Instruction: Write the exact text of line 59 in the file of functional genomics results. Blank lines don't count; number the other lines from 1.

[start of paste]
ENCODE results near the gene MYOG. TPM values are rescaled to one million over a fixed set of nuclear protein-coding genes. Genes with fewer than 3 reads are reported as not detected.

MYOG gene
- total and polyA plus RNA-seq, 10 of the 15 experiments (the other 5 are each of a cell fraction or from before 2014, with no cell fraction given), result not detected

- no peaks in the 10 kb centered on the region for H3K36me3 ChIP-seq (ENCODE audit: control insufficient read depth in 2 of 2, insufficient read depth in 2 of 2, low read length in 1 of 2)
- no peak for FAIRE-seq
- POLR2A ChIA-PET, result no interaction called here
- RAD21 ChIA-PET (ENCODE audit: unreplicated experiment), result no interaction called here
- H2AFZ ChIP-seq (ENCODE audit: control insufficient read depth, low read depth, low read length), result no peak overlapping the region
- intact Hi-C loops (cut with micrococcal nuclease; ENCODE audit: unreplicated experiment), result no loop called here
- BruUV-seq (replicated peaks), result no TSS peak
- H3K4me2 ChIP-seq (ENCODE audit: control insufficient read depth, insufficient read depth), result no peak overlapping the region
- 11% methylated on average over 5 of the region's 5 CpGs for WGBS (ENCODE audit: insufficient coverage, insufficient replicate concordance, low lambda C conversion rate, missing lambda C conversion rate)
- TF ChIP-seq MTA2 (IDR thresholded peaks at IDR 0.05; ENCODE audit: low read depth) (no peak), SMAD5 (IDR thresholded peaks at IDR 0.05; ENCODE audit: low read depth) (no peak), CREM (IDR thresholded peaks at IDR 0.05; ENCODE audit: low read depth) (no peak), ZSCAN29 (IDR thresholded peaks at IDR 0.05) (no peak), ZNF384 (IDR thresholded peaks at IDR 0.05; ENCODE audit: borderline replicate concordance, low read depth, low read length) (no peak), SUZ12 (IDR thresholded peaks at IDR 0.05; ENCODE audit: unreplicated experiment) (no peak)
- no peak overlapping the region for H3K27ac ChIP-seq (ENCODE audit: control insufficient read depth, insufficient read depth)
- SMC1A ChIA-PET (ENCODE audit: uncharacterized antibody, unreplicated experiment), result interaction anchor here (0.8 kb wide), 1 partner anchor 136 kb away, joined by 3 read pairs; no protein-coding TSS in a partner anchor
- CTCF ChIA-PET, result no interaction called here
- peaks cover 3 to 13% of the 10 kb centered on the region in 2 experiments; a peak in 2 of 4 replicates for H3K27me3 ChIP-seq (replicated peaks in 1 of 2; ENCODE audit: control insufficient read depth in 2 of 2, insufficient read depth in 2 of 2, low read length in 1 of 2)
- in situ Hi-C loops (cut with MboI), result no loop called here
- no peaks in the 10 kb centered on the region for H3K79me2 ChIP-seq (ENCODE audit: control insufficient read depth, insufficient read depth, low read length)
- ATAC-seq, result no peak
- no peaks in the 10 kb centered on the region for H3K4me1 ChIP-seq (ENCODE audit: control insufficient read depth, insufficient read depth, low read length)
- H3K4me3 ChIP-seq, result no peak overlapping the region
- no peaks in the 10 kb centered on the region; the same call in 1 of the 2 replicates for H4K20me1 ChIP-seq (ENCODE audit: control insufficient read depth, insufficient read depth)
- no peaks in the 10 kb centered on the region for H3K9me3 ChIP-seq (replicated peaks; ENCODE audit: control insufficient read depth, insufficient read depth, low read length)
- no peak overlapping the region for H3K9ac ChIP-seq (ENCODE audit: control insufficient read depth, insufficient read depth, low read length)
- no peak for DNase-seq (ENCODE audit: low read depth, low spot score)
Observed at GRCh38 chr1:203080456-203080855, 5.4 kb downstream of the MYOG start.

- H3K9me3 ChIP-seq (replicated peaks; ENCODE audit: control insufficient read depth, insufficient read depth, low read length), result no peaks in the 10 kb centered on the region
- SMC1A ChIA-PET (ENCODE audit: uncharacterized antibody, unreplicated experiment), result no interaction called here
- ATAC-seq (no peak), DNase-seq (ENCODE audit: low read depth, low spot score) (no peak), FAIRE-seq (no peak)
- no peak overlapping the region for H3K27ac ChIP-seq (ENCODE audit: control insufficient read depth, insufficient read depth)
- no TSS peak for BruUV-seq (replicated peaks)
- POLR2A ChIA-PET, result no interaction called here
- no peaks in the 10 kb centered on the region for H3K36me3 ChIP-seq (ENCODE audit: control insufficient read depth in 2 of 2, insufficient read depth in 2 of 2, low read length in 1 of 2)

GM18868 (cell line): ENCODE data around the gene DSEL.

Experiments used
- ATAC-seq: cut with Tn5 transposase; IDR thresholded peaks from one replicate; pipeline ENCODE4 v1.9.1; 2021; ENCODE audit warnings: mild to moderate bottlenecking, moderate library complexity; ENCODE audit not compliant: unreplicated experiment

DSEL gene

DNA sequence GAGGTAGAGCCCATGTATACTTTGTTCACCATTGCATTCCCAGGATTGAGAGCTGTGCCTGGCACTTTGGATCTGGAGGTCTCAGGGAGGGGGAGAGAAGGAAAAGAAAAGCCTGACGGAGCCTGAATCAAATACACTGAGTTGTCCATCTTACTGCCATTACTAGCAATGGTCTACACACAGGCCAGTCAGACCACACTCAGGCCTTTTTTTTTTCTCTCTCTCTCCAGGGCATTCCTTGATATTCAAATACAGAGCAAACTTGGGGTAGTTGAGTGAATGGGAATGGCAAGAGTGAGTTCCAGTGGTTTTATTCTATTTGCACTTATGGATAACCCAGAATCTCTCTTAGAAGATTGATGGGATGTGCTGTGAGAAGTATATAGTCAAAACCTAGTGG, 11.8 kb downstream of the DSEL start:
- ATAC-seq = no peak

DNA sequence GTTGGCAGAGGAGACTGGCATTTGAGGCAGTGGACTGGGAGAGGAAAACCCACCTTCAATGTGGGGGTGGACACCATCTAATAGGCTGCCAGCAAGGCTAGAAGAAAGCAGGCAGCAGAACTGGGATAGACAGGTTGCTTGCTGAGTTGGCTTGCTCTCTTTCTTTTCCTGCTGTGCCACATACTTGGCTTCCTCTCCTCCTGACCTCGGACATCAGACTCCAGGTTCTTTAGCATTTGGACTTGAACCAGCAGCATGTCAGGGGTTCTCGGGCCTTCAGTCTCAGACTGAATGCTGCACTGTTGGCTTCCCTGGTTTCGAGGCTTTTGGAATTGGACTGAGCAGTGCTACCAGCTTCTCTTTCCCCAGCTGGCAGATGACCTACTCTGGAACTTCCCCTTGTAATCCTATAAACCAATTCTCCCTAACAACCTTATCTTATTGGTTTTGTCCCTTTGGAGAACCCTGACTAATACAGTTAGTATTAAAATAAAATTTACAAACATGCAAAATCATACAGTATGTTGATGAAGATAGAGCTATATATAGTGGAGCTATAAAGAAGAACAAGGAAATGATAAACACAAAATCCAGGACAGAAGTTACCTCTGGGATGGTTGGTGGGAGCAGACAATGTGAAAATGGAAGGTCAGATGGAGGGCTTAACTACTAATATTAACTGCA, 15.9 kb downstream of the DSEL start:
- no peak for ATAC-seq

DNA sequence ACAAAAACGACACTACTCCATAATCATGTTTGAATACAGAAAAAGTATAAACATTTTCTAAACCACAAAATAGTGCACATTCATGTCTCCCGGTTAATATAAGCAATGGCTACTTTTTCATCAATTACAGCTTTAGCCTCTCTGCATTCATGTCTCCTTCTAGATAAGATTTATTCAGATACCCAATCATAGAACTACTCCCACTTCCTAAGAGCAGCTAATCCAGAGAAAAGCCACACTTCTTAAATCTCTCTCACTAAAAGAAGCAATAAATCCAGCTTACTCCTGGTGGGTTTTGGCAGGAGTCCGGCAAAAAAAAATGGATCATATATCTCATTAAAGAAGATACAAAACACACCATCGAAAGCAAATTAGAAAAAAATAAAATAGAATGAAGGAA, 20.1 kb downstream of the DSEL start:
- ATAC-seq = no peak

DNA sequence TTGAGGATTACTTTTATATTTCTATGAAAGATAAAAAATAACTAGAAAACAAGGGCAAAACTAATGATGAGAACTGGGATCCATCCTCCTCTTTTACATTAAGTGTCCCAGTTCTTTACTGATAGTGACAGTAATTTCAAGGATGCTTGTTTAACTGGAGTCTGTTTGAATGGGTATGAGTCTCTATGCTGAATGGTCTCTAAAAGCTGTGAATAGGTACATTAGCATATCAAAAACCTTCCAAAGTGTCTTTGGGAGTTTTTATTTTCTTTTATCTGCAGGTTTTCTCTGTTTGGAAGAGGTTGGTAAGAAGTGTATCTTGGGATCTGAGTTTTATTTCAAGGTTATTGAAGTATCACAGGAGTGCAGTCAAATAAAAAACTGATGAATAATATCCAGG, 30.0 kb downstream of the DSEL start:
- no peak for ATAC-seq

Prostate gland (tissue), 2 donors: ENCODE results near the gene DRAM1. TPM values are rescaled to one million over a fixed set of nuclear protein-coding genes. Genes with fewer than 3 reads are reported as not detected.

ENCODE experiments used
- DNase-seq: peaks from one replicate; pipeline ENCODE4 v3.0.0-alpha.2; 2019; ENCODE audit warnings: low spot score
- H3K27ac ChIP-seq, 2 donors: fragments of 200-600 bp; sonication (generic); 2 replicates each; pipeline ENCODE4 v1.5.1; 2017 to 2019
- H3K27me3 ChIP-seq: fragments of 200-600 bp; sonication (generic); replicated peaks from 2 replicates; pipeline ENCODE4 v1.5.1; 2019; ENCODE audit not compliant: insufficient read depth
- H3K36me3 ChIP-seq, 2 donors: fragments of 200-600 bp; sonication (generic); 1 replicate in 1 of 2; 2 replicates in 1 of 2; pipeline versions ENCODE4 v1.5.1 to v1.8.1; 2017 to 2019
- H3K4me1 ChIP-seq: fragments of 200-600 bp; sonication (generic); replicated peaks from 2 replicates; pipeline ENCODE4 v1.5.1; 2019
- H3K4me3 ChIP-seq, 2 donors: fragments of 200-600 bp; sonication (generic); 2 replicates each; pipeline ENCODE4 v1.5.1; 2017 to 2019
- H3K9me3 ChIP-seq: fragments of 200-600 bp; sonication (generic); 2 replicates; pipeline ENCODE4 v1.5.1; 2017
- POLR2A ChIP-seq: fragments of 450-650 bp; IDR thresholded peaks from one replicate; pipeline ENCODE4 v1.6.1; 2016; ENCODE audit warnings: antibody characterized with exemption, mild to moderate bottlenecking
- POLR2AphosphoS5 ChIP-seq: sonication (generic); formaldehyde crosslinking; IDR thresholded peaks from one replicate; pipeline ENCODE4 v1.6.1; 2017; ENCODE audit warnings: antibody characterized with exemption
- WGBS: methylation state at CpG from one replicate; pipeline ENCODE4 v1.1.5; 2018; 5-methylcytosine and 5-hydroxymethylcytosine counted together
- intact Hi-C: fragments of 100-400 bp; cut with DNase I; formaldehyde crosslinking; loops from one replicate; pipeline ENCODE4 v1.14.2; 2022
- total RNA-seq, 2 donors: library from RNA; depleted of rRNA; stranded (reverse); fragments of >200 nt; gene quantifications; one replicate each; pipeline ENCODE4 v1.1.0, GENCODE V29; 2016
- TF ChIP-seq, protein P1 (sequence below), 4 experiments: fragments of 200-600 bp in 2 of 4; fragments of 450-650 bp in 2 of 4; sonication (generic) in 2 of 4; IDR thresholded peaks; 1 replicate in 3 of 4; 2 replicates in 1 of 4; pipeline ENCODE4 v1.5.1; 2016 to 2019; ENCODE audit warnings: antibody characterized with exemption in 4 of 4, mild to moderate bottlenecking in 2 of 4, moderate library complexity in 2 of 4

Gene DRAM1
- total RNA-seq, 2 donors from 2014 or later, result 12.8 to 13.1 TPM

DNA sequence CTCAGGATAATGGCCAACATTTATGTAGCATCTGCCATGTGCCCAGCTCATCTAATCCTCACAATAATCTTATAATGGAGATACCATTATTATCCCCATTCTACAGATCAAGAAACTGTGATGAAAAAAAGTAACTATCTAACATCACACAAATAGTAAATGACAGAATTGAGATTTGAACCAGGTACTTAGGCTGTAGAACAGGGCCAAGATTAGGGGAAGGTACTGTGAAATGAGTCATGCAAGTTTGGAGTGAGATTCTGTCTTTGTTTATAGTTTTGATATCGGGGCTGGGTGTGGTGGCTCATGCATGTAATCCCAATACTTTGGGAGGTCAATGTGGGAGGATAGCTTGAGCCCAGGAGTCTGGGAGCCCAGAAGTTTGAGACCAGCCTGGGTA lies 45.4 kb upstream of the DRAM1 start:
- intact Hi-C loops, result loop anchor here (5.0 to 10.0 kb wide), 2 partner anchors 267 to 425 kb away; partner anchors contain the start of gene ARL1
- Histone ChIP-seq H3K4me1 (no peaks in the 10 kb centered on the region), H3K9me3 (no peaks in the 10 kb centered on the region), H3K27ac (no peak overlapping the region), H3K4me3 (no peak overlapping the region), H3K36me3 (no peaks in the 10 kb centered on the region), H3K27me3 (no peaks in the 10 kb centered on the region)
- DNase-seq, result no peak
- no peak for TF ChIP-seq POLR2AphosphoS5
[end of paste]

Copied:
- intact Hi-C: fragments of 100-400 bp; cut with DNase I; formaldehyde crosslinking; loops from one replicate; pipeline ENCODE4 v1.14.2; 2022